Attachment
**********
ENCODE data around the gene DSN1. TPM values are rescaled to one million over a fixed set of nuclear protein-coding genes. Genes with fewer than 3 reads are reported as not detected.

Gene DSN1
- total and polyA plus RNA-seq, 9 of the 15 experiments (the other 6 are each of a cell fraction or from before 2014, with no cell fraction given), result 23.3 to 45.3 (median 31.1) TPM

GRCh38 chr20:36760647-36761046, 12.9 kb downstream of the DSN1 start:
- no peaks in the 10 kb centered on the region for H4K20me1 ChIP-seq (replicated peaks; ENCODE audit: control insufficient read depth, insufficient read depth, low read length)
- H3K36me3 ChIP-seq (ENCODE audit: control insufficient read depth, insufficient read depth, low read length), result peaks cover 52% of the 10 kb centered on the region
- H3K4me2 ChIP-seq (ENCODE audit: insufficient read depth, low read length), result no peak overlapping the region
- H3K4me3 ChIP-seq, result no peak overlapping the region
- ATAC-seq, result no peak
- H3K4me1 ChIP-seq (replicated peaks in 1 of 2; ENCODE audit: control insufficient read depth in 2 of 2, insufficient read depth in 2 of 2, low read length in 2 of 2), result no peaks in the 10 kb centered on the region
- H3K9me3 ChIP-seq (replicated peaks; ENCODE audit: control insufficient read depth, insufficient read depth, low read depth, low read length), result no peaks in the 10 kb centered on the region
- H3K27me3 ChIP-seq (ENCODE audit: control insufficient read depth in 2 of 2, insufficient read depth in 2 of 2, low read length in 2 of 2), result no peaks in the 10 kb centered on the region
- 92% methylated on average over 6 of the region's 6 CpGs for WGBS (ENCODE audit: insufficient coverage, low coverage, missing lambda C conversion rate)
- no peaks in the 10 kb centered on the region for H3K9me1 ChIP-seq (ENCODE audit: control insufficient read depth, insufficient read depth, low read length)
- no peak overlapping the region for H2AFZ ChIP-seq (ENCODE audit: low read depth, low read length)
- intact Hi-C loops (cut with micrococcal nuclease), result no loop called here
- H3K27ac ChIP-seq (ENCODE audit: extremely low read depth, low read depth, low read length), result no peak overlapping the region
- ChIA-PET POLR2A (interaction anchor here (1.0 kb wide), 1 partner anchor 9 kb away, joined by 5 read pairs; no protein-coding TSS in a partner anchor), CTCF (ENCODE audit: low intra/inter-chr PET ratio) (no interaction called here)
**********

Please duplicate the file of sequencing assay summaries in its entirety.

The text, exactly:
ENCODE data around the gene DSN1. TPM values are rescaled to one million over a fixed set of nuclear protein-coding genes. Genes with fewer than 3 reads are reported as not detected.

Gene DSN1
- total and polyA plus RNA-seq, 9 of the 15 experiments (the other 6 are each of a cell fraction or from before 2014, with no cell fraction given), result 23.3 to 45.3 (median 31.1) TPM

GRCh38 chr20:36760647-36761046, 12.9 kb downstream of the DSN1 start:
- no peaks in the 10 kb centered on the region for H4K20me1 ChIP-seq (replicated peaks; ENCODE audit: control insufficient read depth, insufficient read depth, low read length)
- H3K36me3 ChIP-seq (ENCODE audit: control insufficient read depth, insufficient read depth, low read length), result peaks cover 52% of the 10 kb centered on the region
- H3K4me2 ChIP-seq (ENCODE audit: insufficient read depth, low read length), result no peak overlapping the region
- H3K4me3 ChIP-seq, result no peak overlapping the region
- ATAC-seq, result no peak
- H3K4me1 ChIP-seq (replicated peaks in 1 of 2; ENCODE audit: control insufficient read depth in 2 of 2, insufficient read depth in 2 of 2, low read length in 2 of 2), result no peaks in the 10 kb centered on the region
- H3K9me3 ChIP-seq (replicated peaks; ENCODE audit: control insufficient read depth, insufficient read depth, low read depth, low read length), result no peaks in the 10 kb centered on the region
- H3K27me3 ChIP-seq (ENCODE audit: control insufficient read depth in 2 of 2, insufficient read depth in 2 of 2, low read length in 2 of 2), result no peaks in the 10 kb centered on the region
- 92% methylated on average over 6 of the region's 6 CpGs for WGBS (ENCODE audit: insufficient coverage, low coverage, missing lambda C conversion rate)
- no peaks in the 10 kb centered on the region for H3K9me1 ChIP-seq (ENCODE audit: control insufficient read depth, insufficient read depth, low read length)
- no peak overlapping the region for H2AFZ ChIP-seq (ENCODE audit: low read depth, low read length)
- intact Hi-C loops (cut with micrococcal nuclease), result no loop called here
- H3K27ac ChIP-seq (ENCODE audit: extremely low read depth, low read depth, low read length), result no peak overlapping the region
- ChIA-PET POLR2A (interaction anchor here (1.0 kb wide), 1 partner anchor 9 kb away, joined by 5 read pairs; no protein-coding TSS in a partner anchor), CTCF (ENCODE audit: low intra/inter-chr PET ratio) (no interaction called here)